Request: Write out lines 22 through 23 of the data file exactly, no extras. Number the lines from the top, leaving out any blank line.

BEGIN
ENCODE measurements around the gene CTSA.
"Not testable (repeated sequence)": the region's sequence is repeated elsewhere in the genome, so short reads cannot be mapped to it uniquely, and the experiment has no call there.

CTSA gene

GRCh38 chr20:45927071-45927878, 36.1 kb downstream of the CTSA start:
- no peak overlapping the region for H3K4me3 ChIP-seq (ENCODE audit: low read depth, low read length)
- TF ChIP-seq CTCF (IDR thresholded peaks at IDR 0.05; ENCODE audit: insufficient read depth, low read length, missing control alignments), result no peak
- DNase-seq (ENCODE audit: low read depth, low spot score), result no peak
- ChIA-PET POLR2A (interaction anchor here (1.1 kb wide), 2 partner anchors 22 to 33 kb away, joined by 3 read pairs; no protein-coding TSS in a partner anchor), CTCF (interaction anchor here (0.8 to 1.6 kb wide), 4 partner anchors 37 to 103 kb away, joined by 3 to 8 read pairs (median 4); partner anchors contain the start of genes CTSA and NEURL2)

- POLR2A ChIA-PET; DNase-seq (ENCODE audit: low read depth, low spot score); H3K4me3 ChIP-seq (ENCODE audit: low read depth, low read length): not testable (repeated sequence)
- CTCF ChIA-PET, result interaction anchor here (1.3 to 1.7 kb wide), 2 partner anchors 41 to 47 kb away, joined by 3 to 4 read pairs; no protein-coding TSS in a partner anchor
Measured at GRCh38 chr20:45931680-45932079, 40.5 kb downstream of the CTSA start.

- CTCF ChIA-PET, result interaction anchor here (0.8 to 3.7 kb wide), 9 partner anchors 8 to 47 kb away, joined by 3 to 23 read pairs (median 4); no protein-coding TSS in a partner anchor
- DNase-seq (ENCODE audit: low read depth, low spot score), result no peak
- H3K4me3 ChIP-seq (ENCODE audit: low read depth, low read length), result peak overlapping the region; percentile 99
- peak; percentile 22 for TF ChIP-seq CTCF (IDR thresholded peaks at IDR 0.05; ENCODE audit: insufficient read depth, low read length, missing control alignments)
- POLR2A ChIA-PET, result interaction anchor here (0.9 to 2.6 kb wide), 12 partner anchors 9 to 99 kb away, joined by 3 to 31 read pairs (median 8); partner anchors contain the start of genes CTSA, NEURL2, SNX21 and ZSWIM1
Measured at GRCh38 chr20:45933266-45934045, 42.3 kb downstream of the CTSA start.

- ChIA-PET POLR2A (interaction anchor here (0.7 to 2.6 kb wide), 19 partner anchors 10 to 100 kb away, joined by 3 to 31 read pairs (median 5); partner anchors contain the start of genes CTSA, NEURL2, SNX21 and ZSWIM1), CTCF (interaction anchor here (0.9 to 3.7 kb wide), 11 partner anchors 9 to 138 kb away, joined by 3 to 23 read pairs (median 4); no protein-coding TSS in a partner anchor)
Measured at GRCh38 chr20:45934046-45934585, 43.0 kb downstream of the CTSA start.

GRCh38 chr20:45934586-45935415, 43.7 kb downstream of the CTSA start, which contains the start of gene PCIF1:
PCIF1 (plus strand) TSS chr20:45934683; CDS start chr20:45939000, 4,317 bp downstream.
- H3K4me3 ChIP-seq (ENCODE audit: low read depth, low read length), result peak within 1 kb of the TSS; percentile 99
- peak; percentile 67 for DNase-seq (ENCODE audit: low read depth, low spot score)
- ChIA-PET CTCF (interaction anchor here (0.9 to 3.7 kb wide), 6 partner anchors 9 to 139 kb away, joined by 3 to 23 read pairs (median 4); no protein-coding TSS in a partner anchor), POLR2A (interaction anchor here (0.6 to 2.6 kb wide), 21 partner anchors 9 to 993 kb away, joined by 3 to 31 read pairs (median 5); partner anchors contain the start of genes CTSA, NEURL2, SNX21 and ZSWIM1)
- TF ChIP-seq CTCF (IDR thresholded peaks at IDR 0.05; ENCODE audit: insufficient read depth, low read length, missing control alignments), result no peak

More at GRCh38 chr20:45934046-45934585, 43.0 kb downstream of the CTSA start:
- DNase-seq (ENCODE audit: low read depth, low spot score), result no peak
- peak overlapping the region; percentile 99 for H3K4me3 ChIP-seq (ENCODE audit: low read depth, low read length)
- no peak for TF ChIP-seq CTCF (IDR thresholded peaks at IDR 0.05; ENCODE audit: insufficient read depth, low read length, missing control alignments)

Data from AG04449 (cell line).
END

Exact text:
- H3K4me3 ChIP-seq (ENCODE audit: low read depth, low read length), result peak within 1 kb of the TSS; percentile 99
- peak; percentile 67 for DNase-seq (ENCODE audit: low read depth, low spot score)